The first third of the volume is taken up with a length saga involving the Headmen - who have recruited a fourth member, the female Ruby Thursday with an artificial shape changing head - and Nebulon, now operating through a strange cult devoted to "Celestial Mind Control". The early issues have the pretty outlandish idea of the Headmen capturing Nighthawk and replacing his brain with that of Chondu of the Headmen in order to infiltrate the Defenders. It gets more complex when Jack Norriss's spirit is put into Nighthawk's body whilst Chondu's spirit is displaced to "Bambi", a young deer the Hulk has befriended. Whilst a disembodied brain Nighthawk relives his past and we learn about how he grew up monetarily rich but emotionally poor, sadly an all-too common combination, and see a succession of tragedies that made him the man he now is. Eventually Jack's spirit and Nighthawk's brain are restored to their own bodies, albeit with Nighthawk experiencing a crisis of awareness as he wonders just what is and isn't real, but Chondu ends up in a new composite body at the cost of "Bambi". Elsewhere Valkyrie is arrested and sent to a women's prison, with the other Defenders unaware of her fate. Inside the jail she faces bullying from other inmates, made worse by her inability to harm another woman, and a warden who tries to rape her. However she grows in popularity with other prisoners to the point that a riot starts for better conditions and her work in diffusing it helps to get her released with all charges dropped. Meanwhile Nebulon, leading a race of fish-like lizards called Luberdites, has set up the Celestial Mind Control cult to take over and "liberate" the world through advancing humanity. Amongst those drawn in are the old Marvel foes the Eel and the Porcupine. The CMC movement seeks presidential endorsement and a United Nations posting but the Headmen try to take it over for their own scheme. In the end the Defenders beat the Headmen and show Nebulon how his movement would undermine humanity's will. It's a complex story that lasts nearly a year, with the climax placed in the annual; one of the first times Marvel resorted to such a method in the superhero titles. It's also almost the last story by Steve Gerber on the series though he does one further issue with Doctor Strange's old foe Shazana reappearing; this feels like a fill-in idea being used up in a hurry.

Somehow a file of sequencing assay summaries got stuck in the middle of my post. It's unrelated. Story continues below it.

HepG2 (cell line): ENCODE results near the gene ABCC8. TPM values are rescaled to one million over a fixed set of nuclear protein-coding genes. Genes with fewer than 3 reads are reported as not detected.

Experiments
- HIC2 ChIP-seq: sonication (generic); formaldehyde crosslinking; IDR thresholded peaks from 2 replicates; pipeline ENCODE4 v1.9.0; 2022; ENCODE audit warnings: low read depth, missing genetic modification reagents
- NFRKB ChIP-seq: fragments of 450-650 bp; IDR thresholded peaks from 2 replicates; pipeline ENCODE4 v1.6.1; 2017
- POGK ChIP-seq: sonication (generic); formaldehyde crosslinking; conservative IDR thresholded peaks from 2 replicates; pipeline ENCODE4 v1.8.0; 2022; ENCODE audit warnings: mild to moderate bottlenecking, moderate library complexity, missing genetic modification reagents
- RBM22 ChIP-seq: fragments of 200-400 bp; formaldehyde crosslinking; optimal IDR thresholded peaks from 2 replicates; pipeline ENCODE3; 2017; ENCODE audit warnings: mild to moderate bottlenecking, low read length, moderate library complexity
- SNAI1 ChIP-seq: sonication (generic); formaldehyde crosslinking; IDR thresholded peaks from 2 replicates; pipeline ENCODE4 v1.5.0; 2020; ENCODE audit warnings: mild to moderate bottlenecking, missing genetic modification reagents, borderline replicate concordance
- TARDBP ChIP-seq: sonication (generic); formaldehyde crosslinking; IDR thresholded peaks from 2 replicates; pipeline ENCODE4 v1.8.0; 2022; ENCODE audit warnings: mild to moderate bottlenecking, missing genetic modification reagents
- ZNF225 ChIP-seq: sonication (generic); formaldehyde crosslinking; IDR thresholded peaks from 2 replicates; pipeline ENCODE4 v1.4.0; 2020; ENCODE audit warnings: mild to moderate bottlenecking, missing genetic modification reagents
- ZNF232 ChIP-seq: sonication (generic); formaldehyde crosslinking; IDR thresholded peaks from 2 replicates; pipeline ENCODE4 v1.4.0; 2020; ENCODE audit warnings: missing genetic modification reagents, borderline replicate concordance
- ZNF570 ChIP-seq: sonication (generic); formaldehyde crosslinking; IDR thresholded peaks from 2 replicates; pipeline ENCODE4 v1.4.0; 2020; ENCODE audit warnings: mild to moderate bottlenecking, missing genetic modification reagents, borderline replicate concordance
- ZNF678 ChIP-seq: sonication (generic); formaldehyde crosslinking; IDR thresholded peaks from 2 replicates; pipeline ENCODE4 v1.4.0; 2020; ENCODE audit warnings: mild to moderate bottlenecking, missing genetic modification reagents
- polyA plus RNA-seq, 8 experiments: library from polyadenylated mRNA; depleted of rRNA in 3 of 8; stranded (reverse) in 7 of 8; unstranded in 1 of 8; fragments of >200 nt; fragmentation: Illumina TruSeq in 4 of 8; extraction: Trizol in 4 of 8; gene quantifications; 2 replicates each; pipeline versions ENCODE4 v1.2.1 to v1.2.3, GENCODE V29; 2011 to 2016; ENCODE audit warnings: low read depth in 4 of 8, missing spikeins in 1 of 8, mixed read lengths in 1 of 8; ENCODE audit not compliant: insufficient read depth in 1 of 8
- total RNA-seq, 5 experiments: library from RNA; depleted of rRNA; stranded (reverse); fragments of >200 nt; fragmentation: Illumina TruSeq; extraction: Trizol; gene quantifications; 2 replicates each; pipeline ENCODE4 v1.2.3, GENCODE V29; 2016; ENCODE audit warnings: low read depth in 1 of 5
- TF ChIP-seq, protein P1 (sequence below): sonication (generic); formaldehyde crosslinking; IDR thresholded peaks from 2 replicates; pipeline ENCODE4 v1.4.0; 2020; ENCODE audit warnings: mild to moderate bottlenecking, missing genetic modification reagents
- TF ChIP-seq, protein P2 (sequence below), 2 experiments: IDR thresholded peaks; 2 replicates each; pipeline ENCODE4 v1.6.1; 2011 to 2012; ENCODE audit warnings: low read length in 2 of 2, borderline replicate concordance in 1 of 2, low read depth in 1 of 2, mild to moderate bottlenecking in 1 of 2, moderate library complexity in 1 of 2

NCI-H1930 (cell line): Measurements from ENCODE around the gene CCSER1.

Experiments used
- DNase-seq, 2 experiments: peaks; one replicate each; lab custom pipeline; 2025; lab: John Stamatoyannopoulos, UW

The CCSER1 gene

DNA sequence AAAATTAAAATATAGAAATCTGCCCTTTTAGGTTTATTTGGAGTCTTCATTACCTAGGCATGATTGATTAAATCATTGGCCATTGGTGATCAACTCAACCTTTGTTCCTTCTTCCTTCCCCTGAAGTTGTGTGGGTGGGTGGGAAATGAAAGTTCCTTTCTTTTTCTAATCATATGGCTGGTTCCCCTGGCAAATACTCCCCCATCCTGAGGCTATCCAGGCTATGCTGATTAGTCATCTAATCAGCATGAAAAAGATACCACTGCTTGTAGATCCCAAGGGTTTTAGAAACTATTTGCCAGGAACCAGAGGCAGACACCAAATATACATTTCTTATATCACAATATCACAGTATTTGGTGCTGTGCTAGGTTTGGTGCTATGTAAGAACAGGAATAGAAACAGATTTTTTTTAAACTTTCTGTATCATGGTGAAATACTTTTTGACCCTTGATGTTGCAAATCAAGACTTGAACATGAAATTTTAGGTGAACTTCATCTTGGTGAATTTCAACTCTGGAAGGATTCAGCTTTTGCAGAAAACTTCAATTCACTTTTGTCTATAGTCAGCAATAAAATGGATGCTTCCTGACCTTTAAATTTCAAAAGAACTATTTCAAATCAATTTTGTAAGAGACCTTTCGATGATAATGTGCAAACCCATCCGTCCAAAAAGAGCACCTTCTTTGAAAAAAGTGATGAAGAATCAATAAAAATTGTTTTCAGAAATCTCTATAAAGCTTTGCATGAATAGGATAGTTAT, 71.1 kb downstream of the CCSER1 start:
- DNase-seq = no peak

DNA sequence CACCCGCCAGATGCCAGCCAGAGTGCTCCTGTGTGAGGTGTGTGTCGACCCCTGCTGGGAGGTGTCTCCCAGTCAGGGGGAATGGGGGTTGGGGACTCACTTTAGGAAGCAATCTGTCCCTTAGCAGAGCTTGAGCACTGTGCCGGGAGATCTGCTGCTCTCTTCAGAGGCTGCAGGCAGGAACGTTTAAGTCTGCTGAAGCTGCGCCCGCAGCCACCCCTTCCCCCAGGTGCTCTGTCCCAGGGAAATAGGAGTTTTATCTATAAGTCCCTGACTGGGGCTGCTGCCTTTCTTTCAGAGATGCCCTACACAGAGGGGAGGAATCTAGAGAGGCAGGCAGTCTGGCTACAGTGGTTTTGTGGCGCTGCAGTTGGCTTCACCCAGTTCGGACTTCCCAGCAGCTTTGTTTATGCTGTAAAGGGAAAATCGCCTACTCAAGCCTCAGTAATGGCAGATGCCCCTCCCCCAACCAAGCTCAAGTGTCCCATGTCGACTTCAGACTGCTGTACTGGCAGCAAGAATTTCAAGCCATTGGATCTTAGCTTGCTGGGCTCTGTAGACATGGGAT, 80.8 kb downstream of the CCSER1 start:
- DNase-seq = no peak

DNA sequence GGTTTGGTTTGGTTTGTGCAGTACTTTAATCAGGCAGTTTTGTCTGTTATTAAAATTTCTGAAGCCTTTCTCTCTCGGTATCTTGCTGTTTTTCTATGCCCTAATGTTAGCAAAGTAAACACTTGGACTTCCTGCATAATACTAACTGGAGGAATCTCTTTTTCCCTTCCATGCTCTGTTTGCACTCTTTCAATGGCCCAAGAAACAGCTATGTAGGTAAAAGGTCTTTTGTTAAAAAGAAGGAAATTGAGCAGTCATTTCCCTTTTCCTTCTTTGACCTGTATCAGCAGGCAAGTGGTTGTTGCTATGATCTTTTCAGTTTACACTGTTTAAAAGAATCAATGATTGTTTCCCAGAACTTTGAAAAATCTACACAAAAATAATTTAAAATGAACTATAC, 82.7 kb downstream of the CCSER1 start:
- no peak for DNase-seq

In general Gerber's issues don't show much of his often used overt social commentary beyond the contemporary fad for cults that took an alternative mental approach, and whilst Tania's presence is used for occasional contrasts between the way things are in the United States and the Soviet Union but it's more of an aside to reinforce her outsider character rather than either propaganda about the superiority of the west or an exploration of alternatives. Instead the focus primarily on weird action, bar a brief use of a female presidential candidate as an alias for the Headmen's activities. However there's a brief scene in the annual that is set in New Delhi and the captions feel highly polemical, portraying India as a backward, illiterate and superstitious country, criticising the capital as primitive and expressing outrage that such a country can be a nuclear power. This is beyond a critic of nuclear weapons in general and feels very much a piece of American superiority pouring scorn on other countries for daring to raise themselves to a similar level of defence and independence. And nothing in these captions is remotely relevant to the story at hand.

Gerber's departure leaves one particular subplot still unexplained - the mysterious Elf with a gun who pops up at random to kill random people. And the new writers don't explain why. Instead issue #46 sees the Elf about to shoot the paper boy at the Richmond Riding Academy when suddenly a lorry thunders down the road and runs over the Elf. Consequently we're left with an unexplained and somewhat random chain of events that show that in life not everything has an explanation and instead we sometimes only get to glimpse a bigger pattern without ever knowing the reason why. It's a good little metaphor for life though it's the kind of approach that doesn't satisfy all comic readers so it remains to be seen if any later writers will instead seek to explain the Elf. All in all Gerber's run on Defenders has been solid though not spectacular and he has made the series quite distinct.